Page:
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Russian Football Violence Reinforces Concerns About 2018 World Cup

Published: May 16, 2014 (Issue # 1810)



  • Hooligans from Russian football fans clubs have a reputation for violence and racism that bodes poorly for the 2018 FIFA World Cup.
    Photo: D. Garrison Golubock / MT

The Zenit Ultra fan accused of striking Moscow Dynamo defender Vladimir Granat has been identified as Alexander Nesterov, a 45-year-old St. Petersburg resident who denied that he hit the Moscow player.

Merely the latest in a long string of instances of fan-related violence in Russian football, the recent violence at the Zenit-Dynamo game reinforced uncertainties about how stadiums will manage security during the upcoming 2018 FIFA World Cup, which will be held in 11 cities across Russia.

The Zenit St. Petersburg soccer team has been given a two game stadium ban by the Russian Football Union after fans stormed the field during a game with rivals Dynamo Moscow, one of them attacking Granat and striking him in the back of the head. Granat remained in St. Petersburg for medical care.

Dynamo was leading the match 4-2 in the 87th minute of the game when hardcore Zenit Ultra fans from the club's cheering section stormed the field. In the wake of the attack, the Russian Football Union fined Zenit 1 million rubles ($28,800) and decreed that Zenit would play the first two games of next season in a closed stadium with no fans, adding that the cheering sections where the club's hardcore fans sit would be closed for an additional three games.

Despite promises to increase security, Zenit fans have a reputation for rowdiness, and this in not the first time that they have run amok. In 2012, another Zenit-Dynamo game was disrupted when a Zenit fan threw a flare onto the field, injuring Dynamo goalie Anton Shunin.

Earlier this season, Zenit Ultra fans created controversy for burning a Chechen flag during a game against Terek Grozny, the Chechen football team. Several fans were arrested for hooliganism, and Zenit was fined 300,000 rubles for the inappropriate actions of its fans, a sum which it later managed to recoup from the guilty parties.

However, despite the bad reputation of the Zenit Ultras, the team is by no means alone in having rowdy fans — Russian football as a whole has been plagued by incidents of violence and racism involving football fans, a problem that the Russian Premier League and law enforcement have sought to combat with increased security and alcohol bans.

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ALL ABOUT TOWN

Wednesday, Oct. 22


English teachers can expect to receive a few useful pointers today from Evgeny Kalashnikov, the British Council regional teacher, during the EFL Seminar this afternoon hosted by the British Book Center. The topic of today’s seminar is “Grammar Practice.”


Young Petersburgers will get the chance to jumpstart their careers at “Professional Growth,” a job fair and forum featuring more than 40 major Russian and international companies vying for potential candidates for future positions. The forum not only is a chance to network but also to learn more about the modern business world and to understand what it takes to get the job you want.



Thursday, Oct. 23


AmCham’s Public Relations Committee meeting is scheduled to meet this morning at 9 a.m. in their office in the New St. Isaac Office Center.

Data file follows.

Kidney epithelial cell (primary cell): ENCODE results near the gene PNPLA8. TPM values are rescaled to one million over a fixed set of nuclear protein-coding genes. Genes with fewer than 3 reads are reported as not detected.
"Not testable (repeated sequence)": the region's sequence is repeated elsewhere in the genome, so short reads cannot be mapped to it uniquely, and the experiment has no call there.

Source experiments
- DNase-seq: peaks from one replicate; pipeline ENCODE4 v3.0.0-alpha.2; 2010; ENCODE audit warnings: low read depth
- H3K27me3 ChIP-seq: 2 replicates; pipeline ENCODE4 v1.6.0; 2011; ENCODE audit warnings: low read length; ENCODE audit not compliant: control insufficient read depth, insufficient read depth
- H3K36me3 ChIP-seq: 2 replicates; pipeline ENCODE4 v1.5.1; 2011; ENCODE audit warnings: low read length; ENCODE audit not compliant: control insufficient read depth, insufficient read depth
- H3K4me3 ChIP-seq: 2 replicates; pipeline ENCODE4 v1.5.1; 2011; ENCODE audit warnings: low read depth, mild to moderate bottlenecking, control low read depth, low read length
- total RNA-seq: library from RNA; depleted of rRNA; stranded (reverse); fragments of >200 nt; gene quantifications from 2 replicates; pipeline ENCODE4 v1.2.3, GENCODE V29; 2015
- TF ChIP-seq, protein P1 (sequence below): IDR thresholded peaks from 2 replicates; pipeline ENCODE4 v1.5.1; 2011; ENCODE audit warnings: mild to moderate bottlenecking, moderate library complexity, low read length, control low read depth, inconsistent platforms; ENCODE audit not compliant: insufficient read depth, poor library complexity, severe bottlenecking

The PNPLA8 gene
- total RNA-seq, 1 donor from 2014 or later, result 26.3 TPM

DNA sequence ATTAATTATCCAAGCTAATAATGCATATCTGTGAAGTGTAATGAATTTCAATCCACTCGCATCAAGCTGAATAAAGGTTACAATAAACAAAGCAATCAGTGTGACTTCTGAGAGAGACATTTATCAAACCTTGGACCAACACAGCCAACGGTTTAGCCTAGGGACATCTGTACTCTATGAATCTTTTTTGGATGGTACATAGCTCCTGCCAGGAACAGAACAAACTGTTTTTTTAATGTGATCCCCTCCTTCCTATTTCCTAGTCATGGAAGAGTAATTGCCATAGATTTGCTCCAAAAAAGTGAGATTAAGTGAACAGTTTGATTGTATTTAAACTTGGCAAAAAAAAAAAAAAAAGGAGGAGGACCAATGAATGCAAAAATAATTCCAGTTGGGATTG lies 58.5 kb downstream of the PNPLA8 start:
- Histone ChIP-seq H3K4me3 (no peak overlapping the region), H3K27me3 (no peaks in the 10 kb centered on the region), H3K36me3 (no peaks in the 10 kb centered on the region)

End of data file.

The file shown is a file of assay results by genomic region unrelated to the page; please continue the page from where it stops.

Sportsmen get their chance to stock up on all kinds of gear at the Hunting and Fishing 2014 exhibition starting today at Lenexpo. Everything from rods and reels to boats, motorcycles and equipment for underwater hunting will be on sale so that any avid outdoorsman can always be prepared.



Friday, Oct. 24


SPIBA’s ongoing “Breakfast with the Director” series continues today, featuring Tomas Hajek, Managing Director of the Northwest Division at Danone Russia. Hajek will be discussing collaborations between businesses from different cultures. The meeting is at 9 a.m. at the Domina Prestige St. Petersburg hotel and all who wish to attend must confirm their participation by Oct. 23.


Get your gong on at “Sounds of the Universe,” a concert at the city planetarium this evening incorporating six different gongs to create relaxing songs that will transport you upwards into the stratosphere. Tickets are 700 rubles ($17).



Saturday, Oct. 25


AVA Expo, the eighth edition of the event revolving around all things pop culture, returns to Lenexpo this weekend. Geeks, nerds, dweebs and dorks will have their chance to talk science fiction and explore a variety of international pop culture. Tickets for the event can be purchased on their website at avaexpo.ru.



Sunday, Oct. 26


Zenit St. Petersburg returns home for the first time in nearly a month as they host Mordovia Saransk in a Russian Premier League game. Currently at the top of the league thanks to their undefeated start to the season, the northern club hopes to extend the gap between them and second-place CSKA Moscow and win the title for the first time in three years. Tickets are available at the stadium box office or on the club’s website.



Monday, Oct. 27


Today marks the end of the art exhibit “Neophobia” at the Erarta Museum. Artists Alexey Semichov and Andrei Kuzmin took a neo-modernist approach to represent the array of fears that are ever-present throughout our lives. Tickets are 200 rubles ($4.90).



Tuesday, Oct. 28


The Domina Prestige St. Petersburg hotel plays host to SPIBA’s Marketing and Communications Committee’s round table discussion on “Government Relations Practices in Russia” this morning. The discussion starts at 9:30 a.m. and participation must be confirmed by Oct. 24.



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